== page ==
What do you do if your extremely petite son dreams of being in the NBA or your bright daughter struggles in the school you thought would be perfect for her? How do we help our children follow their dreams, and be all they can be? Local dad David Shenk’s new book, The Genius in All of Us:Why Everything You’ve Been Told About Genetics, Talent and IQ Is Wrong gives plenty of food for thought.
Don’t be put off by the title. This isn’t a book about “hot housing” your kids. It’s really an exploration of human potential. Shenk takes a fresh look at genius though the prism of the latest research about human achievement and concludes that genius is not what most of us think it is.
Achievement, he argues, is not simply a matter of innate talent or of effort, but the intimate synthesis of both of those factors. Genes and environment interact on a micro level throughout our lives, shaping our predispositions in complex ways. This means that even cloned animals are never identical. They may have different coloring or temperaments. Without looking at their DNA you might not know they were clones at all.
We don’t clone people, of course, but we do study natural clones: identical twins. Even twins who share the same DNA, the same womb, and grow up in the same families are never exactly identical. When identical twins are separated at birth and raised in different families - the classic way researchers have tried to tease out the distinction between genes and environment - their similarities are significant. Shenk contends these similarities may be equally due to their genetic makeup and broad similarities in their up-bringing, such as social class or regional culture.
What does this tell us about achievement? Basically, it says that our capacity to influence our children is different from what we think it is. How our kids turn out is highly mediated by our circumstances. Variables like genetics, environment, culture, etc. are often far too closely knit together to untangle. This means we may as well forget about the simplistic formulae offered by parenting books and magazines and adopt a skeptical attitude to the received wisdom about child rearing.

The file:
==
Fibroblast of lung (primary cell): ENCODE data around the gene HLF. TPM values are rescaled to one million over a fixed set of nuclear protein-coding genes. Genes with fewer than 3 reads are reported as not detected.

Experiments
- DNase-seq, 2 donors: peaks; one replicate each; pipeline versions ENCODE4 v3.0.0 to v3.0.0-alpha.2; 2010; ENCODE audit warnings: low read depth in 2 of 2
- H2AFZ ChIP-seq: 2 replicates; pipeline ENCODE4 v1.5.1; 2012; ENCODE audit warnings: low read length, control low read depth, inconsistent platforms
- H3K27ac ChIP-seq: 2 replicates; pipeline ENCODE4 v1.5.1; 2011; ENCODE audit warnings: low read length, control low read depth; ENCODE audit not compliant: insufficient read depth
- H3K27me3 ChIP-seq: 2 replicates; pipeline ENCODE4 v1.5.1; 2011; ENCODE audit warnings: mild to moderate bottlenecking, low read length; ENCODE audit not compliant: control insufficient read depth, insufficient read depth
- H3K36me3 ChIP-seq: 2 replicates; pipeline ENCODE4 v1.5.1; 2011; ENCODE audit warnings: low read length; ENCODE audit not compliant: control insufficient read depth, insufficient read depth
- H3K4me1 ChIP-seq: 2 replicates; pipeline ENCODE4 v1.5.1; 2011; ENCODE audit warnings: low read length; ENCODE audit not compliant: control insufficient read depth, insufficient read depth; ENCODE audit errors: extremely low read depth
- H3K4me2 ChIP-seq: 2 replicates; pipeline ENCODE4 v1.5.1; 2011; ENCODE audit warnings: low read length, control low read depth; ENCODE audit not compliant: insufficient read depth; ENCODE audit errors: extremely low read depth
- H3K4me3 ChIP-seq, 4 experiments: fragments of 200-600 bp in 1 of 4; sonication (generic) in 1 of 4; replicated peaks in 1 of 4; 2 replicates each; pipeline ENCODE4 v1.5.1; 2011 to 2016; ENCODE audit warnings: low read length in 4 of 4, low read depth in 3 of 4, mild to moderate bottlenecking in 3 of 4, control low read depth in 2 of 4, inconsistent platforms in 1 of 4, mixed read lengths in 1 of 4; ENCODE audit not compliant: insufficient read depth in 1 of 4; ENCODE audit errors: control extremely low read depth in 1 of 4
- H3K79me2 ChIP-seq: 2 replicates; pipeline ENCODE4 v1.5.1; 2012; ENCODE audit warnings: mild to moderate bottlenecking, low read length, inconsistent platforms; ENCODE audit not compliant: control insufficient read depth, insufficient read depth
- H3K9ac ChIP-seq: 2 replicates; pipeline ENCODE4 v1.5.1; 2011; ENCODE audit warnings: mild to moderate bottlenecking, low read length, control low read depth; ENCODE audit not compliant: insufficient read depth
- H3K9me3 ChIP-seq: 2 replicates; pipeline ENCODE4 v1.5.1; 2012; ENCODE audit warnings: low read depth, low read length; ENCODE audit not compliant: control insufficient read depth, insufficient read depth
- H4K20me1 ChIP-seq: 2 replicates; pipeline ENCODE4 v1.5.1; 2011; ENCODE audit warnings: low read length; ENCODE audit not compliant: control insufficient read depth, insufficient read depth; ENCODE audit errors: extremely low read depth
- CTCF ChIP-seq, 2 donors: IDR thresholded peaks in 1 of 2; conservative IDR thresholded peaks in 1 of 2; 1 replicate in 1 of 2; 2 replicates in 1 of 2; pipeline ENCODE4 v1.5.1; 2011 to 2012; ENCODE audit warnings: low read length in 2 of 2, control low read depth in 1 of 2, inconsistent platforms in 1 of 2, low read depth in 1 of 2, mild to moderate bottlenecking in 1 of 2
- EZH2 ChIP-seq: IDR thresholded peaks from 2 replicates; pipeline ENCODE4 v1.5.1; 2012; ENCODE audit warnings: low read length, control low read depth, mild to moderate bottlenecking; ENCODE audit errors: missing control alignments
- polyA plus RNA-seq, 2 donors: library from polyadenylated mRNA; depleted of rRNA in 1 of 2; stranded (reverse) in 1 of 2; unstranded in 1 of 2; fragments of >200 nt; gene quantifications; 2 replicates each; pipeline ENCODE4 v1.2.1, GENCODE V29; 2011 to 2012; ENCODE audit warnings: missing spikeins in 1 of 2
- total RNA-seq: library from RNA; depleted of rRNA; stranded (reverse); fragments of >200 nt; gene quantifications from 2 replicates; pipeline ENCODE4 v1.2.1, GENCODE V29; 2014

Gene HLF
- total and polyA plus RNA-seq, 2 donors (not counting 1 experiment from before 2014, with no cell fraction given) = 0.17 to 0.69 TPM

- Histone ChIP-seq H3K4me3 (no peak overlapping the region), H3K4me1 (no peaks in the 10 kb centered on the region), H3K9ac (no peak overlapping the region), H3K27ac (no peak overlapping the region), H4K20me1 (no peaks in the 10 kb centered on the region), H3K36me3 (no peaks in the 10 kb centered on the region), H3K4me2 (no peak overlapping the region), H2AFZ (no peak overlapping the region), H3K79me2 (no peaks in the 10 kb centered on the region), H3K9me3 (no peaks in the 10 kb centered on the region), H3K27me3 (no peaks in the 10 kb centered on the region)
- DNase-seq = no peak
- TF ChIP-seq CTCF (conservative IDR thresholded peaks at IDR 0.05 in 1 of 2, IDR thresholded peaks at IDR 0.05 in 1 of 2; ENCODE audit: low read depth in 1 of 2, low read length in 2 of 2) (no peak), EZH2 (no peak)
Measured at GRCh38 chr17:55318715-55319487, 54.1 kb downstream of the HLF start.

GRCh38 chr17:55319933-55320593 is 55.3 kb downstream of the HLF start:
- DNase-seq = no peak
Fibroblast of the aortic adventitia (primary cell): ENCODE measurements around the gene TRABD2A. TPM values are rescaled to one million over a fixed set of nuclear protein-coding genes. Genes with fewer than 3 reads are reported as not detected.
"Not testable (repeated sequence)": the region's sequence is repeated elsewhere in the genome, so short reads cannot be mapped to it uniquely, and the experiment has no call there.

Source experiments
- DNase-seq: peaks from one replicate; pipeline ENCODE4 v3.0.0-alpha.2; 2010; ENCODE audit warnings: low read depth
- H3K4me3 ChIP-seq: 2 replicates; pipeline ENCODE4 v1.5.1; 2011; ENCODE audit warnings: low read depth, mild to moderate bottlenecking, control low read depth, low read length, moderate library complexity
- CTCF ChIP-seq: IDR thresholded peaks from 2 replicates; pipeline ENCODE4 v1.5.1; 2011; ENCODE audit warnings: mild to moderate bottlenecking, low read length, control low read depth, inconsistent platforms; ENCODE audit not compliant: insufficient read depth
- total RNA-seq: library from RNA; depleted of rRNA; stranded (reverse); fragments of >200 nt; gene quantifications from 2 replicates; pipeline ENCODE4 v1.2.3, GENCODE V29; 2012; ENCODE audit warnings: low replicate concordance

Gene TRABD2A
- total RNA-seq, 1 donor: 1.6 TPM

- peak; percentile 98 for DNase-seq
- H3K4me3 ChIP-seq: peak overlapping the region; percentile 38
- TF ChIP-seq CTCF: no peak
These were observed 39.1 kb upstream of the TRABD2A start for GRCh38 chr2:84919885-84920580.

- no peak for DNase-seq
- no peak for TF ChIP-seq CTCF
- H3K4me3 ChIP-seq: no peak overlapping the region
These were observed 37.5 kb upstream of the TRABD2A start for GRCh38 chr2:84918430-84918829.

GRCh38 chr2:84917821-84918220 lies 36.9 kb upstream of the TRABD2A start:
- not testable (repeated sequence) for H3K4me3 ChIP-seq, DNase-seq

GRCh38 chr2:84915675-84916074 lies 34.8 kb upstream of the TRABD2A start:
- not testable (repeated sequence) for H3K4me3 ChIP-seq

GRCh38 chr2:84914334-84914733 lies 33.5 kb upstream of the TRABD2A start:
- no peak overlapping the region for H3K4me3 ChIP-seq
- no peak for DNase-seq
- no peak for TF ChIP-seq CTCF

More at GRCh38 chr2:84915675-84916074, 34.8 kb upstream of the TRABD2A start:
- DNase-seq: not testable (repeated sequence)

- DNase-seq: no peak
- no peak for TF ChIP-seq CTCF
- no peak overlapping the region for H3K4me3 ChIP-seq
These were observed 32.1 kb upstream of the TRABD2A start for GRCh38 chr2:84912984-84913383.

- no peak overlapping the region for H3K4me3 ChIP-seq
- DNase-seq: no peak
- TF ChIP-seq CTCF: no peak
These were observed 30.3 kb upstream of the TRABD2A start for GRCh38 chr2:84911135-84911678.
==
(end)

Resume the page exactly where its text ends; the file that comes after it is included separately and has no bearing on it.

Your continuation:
One example is offering praise as a form of encouragement. Offering praise is second nature to most parents, but it doesn’t always turn out as we intend. Shenk draws on research by Caroline Dweck, a psychologist at Stanford, to show how in a series of tests with puzzles, kids who were praised were affected differently depending on the type of praise was given. Those commended for their innate intelligence with phrases like “you must be smart at this!” consistently did far worse than children who were praised for their efforts (e.g.“You must have worked really hard!”)
Shenk isn’t the first person to write about these issues. Po Bronson and Ashley Merryman explore some of the same research in their book, Nurture Shock. Still, Shenk’s The Genius in All of Us is a longer, more thorough exploration, one that sheds new light on “genius” by questioning our underlying assumptions about the concept.
At the end of the book, he offers up some strategies we can use to help children realize their full potential. Recommendations include teaching our kids to “embrace failure” or helping them to pace their efforts and to stick with them over time. He also touches on things that need to be tackled collectively, such as fostering a “culture of excellence” that supports commitment and hard work. It’s a taller order than the “Parenting for Dummies” style sound bites we’re used to. In many ways its lessons apply as much to us as to our kids. Shenk’s approach demands a level of thoughtfulness foreign to the world of formulaic parenting advice. At the same time, it is more forgiving. In Shenk’s exploration there are second, third and fourth chances; parents are an important factor but not the only one. Most of all, there’s a more balanced view of potential with room for individual parents and kids to find their way together.